he Rose-ringed Parakeet Psittacula krameri is found naturally in Central and West Africa and the Indian subcontinent, but has escaped or been introduced in numerous other parts of the world, in many of which it has become successfully established (Lever 1987). Feral Rose-ringed Parakeets were reported breeding in Northrepps, Norfolk, as long ago as 1855 (quoted in Lever 1977), and the species was also reported breeding in Epping Forest, Essex, in 1930 and at Lilford, Northamptonshire, in 1931 (quoted in Low 1992). For most of the period 1930-66, the importation of parrots such as the Rose-ringed Parakeet was prohibited, but thereafter feral records began to increase. Breeding was suspected in Southfleet, Kent, in 1969, and was confirmed at two sites on the outskirts of South London in 1971 (Lever 1987). By 1979, there were records from 32 counties, with breeding proved in seven and suspected in many ofhers (Hawkes 1979), and, in 1983, observations in 50 counties with breeding recorded in ten (Lever 1987). In 1986, the British population was estimated at around 1,000, mostly in the southeast of England (Lack 1986), although this figure may be an exaggeration. The species was added to ‘Category C of the British List in 1984 (BOU 1984), with the subsequent decision to treat the race occurring in Britain as ‘undetermined’ (BOU 1991). Rose-ringed Parakeets are extremely popular with aviculturists, particularly on account of the lattcr’s penchant for producing colour mutations, more of which have been created with this species than with almost any
Browse current articles
Sign up for our e-newsletter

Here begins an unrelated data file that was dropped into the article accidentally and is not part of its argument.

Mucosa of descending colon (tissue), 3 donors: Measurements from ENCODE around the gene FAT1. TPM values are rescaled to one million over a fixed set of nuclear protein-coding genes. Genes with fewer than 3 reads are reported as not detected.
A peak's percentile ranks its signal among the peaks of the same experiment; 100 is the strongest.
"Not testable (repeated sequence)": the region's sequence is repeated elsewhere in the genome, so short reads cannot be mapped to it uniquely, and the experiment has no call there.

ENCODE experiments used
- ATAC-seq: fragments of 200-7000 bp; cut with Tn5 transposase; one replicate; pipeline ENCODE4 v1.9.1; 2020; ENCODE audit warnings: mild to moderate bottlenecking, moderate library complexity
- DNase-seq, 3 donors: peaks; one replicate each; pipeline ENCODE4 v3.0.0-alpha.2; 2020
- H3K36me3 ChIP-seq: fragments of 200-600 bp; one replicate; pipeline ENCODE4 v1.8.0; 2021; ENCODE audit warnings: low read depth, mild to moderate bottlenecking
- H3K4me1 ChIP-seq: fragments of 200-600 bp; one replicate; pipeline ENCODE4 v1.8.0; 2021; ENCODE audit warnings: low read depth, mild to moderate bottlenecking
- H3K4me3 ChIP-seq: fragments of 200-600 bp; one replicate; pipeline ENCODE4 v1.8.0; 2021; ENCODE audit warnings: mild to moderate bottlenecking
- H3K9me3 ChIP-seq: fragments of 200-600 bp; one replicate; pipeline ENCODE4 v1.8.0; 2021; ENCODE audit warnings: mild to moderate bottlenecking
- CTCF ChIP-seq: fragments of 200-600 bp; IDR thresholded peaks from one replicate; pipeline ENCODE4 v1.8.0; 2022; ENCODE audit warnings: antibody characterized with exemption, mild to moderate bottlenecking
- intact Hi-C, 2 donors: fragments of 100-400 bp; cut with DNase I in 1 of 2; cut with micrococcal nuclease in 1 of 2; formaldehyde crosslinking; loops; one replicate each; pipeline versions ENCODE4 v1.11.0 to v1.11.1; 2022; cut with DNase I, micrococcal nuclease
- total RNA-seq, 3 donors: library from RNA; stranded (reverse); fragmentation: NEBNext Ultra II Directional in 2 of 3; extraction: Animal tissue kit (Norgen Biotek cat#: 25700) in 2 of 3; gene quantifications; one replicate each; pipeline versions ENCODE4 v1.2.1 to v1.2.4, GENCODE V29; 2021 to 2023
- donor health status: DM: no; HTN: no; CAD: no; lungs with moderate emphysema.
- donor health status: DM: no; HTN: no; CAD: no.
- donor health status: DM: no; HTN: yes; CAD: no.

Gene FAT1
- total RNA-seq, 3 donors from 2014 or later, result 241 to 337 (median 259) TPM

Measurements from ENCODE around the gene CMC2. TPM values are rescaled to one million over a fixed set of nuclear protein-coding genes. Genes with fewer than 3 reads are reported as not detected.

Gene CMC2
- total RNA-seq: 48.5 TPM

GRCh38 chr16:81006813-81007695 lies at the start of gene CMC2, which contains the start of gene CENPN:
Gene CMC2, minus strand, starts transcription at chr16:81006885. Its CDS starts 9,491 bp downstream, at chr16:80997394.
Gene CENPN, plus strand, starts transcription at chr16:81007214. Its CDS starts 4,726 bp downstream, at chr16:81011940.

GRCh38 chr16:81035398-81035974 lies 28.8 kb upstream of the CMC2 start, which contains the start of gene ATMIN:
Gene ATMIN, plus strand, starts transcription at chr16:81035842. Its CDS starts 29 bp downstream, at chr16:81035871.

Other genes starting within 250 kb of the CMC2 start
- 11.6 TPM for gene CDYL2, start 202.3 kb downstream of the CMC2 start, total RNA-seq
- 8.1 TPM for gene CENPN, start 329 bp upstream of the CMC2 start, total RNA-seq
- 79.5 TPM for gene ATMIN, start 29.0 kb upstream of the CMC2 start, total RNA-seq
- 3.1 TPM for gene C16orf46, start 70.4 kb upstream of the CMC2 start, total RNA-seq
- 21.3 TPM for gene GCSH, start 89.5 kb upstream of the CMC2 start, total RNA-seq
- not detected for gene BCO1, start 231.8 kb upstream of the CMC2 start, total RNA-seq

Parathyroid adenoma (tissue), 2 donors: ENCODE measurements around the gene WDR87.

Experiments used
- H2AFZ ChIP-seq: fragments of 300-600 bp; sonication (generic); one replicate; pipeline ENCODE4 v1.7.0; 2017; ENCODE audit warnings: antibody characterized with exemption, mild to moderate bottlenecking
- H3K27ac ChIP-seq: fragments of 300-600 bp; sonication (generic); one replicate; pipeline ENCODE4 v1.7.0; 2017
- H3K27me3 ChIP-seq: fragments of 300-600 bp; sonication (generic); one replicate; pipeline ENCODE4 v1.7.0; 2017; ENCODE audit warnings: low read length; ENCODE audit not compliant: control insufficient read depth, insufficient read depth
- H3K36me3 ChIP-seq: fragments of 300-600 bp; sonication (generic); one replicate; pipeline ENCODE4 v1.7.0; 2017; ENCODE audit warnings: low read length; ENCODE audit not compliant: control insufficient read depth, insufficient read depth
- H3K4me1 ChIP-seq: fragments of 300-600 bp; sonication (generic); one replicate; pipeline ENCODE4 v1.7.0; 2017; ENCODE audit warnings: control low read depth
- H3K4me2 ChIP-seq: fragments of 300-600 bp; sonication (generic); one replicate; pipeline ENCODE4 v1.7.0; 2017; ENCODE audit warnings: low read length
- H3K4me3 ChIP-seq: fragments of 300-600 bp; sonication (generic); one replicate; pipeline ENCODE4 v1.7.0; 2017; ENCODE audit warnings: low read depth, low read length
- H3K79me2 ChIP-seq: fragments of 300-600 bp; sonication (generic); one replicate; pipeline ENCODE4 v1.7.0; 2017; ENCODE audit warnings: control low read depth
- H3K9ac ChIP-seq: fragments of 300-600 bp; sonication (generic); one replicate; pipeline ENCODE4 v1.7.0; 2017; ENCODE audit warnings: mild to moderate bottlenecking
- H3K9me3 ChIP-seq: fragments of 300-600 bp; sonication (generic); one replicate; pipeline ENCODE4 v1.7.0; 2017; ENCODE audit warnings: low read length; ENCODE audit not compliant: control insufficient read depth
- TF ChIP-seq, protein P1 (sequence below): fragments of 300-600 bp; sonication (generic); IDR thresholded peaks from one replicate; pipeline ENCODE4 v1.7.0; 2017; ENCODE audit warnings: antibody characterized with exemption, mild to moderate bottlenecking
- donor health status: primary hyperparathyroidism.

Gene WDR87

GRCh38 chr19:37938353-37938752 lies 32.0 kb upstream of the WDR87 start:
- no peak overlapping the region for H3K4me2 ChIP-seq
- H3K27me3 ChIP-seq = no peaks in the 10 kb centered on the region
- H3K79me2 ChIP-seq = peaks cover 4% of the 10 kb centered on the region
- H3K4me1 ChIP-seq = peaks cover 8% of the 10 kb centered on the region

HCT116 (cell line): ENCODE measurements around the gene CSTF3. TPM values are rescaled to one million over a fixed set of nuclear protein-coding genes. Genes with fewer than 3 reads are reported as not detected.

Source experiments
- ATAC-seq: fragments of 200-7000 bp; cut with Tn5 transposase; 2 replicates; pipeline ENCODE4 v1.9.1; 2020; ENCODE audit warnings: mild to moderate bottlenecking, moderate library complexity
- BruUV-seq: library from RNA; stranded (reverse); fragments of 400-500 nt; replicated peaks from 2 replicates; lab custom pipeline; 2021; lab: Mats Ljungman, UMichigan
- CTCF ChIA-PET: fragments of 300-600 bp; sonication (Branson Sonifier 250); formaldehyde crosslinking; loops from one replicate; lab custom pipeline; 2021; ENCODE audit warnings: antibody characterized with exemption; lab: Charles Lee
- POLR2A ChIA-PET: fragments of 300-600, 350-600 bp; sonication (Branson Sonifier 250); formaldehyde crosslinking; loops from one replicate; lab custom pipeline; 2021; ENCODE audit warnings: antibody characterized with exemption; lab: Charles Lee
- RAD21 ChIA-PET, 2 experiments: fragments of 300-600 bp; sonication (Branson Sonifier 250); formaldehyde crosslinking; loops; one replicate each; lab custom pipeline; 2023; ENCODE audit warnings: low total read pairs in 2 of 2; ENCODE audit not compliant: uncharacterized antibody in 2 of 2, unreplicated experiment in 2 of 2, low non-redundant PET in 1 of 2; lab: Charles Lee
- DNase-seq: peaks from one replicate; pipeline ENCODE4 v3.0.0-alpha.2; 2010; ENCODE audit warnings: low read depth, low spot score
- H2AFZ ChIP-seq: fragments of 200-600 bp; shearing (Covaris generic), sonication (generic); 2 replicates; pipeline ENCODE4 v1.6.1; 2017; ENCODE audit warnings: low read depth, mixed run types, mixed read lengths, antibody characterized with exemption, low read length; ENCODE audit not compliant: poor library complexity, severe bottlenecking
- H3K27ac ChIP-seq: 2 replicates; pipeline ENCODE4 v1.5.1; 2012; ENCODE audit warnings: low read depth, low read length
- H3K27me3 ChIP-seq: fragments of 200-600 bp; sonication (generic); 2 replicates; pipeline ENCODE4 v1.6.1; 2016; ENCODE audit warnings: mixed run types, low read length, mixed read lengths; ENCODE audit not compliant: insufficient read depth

British Birds – how it works
BB 2000 Ltd, the company that owns and publishes British Birds, is run by a board of directors, all of whom are volunteers. The company employs two full time staff – Roger Riddington is the journal’s editor while Hazel Jenner manages subscriptions and administration – and three part-time design/editorial staff.
The company is wholly owned by The British Birds Charitable Trust (BBCT, registered charity no. 1089422). Neither the company directors nor the trustees are paid for their services, providing their time and enthusiasm because they passionately believe in the value of BB. The Company is managed with a view to making a small profit which can be donated to the Trust to help fund its charitable work.
Over the past six years, this, combined with donations from other sources, has enabled the Trust to give almost £40,000 support to a variety of conservation and educational projects ranging from rat eradication on seabird islands to the study of cuckoo migration, as well as assisting young birders develop their interest.
A full list of projects is given here. The Trust is seeking to expand its charitable endeavours and would welcome donations from like-minded organisations and individuals.